Plasma glucose levels were measured using bedside equipment immediately after blood sampling. Serum leptin concentrations were determined at the Medical Research Laboratories, Aarhus University Hospital, Denmark, by a time-resolved immunofluorometric assay based on commercially available reagents and recombinant human leptin as standard.21 Plasma insulin concentrations were determined using a commercial ELISA kit. Insulin resistance was estimated using the homeostasis model assessment for insulin resistance (HOMA-IR) by means of the formula: fasting glucose (mmol/l)×fasting insulin (mU/l)/22.5.22 Serum triglycerides and cholesterol fractions (total cholesterol, low-density lipoprotein (LDL), HDL) were measured according to standard methods.

Markers for MS

Primary outcome variables consisted of the single continuous variables inherent in the definition of MS including waist circumference, fasting levels of plasma glucose, triglycerides and HDL cholesterol, as well as systolic and diastolic blood pressure. Secondary outcome variables were chosen among supplementary variables associated with MS including BMI, plasma levels of LDL and total cholesterol, fasting plasma insulin and leptin concentrations, as well as HOMA-IR. Offspring waist circumference was adjusted for BMI using the residual method,23 providing an uncorrelated measure of BMI and waist circumference. Owing to the skewed distributions, all outcome variables except adjusted waist circumference and blood pressure were log-transformed.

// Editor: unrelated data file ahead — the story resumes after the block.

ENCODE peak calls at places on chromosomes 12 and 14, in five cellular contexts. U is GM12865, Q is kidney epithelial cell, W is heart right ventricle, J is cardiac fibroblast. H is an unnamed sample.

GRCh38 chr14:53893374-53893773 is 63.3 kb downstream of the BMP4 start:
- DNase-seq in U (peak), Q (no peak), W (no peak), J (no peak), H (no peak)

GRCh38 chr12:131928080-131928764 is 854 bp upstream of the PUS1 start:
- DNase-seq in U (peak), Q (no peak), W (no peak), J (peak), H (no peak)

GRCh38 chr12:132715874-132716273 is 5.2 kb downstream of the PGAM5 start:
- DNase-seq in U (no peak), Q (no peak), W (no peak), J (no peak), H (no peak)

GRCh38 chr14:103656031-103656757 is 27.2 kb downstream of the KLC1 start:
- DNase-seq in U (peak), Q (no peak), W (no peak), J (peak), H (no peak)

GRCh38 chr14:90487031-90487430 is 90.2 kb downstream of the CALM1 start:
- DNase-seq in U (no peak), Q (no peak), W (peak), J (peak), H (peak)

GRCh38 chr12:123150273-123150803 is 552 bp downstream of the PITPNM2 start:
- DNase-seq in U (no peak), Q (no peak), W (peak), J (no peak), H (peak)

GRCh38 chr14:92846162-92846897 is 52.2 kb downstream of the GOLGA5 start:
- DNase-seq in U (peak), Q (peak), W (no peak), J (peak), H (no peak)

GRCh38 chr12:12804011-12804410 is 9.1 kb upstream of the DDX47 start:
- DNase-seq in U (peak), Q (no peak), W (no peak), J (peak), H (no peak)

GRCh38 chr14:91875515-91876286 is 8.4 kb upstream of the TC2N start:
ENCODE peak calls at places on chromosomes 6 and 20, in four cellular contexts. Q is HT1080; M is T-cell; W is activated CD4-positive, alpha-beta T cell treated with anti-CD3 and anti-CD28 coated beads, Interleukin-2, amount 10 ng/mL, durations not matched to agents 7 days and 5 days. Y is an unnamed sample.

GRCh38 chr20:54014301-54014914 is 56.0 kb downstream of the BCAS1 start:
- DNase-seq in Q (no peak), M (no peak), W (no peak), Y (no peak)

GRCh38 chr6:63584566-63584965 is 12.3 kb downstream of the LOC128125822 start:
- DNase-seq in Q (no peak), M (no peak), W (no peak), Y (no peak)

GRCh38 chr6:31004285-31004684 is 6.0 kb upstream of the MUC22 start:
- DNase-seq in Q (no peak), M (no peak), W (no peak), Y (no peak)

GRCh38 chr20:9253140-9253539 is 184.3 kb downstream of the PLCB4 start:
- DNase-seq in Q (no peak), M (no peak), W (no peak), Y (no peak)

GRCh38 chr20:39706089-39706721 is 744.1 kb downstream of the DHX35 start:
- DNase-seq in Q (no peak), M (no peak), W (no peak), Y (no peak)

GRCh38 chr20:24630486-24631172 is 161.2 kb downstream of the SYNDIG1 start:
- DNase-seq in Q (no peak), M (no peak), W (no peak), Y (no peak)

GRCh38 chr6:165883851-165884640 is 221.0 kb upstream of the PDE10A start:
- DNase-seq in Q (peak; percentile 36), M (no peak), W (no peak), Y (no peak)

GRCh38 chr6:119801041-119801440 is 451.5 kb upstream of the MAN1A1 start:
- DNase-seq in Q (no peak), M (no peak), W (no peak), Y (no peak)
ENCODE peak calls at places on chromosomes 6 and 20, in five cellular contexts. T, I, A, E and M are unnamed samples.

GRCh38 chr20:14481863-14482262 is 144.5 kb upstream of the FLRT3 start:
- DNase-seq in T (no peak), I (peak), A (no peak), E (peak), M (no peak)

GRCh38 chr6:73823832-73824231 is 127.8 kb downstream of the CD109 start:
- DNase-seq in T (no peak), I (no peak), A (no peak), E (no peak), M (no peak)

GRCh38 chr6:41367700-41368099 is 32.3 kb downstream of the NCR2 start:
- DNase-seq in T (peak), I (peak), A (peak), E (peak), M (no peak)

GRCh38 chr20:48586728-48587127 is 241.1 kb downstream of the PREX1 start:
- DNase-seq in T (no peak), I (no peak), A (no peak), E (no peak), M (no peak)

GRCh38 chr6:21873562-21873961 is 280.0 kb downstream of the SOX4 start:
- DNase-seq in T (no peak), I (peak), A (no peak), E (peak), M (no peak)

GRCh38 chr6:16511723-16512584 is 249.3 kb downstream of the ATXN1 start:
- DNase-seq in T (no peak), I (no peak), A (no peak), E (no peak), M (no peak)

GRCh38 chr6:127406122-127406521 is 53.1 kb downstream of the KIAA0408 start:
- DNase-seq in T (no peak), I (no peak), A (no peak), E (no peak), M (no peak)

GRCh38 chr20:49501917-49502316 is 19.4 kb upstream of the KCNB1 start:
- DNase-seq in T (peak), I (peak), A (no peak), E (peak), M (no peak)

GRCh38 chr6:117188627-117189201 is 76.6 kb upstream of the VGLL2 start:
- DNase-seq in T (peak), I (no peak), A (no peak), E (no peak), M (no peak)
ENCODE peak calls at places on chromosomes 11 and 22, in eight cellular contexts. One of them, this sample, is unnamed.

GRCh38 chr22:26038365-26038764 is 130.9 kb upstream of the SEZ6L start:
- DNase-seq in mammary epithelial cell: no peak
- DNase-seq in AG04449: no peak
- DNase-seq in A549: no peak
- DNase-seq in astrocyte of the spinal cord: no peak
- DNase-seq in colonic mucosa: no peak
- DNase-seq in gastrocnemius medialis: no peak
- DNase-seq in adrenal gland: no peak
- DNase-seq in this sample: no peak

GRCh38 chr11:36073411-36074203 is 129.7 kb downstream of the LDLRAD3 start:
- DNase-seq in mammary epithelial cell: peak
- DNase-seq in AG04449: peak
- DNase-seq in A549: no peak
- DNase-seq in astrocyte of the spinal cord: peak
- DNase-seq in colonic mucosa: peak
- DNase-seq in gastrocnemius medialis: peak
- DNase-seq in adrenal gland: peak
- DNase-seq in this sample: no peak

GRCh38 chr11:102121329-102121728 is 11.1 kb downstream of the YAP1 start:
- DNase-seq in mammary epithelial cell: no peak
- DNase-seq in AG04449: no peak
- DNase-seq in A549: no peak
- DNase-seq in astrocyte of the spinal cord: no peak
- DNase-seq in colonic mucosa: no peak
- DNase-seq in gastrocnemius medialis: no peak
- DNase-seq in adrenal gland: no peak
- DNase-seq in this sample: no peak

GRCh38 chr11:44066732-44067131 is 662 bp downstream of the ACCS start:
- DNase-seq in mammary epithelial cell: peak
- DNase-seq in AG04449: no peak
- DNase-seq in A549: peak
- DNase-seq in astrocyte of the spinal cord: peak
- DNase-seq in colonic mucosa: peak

Statistical analyses

Baseline characteristics of pregnant women with non-participating offspring and of those with participating offspring were tested for differences by χ2 test.

Distributions of covariates according to maternal physical activity in categories were tested for trends by the Mantel-Haentzel χ2 test for trend for categorical covariates. For continuous maternal physical activity, analysis of variance was used to test for trend.

Associations between maternal physical activity and offspring outcome measures were examined by multiple linear regression analyses. We decided a priori on the following covariates: maternal height (continuous, 3% missing), education (five categories, 5% missing), smoking (yes or no, 5% missing) and pre-pregnancy BMI (continuous, 3% missing). Observations with any single missing covariate value were excluded from analysis.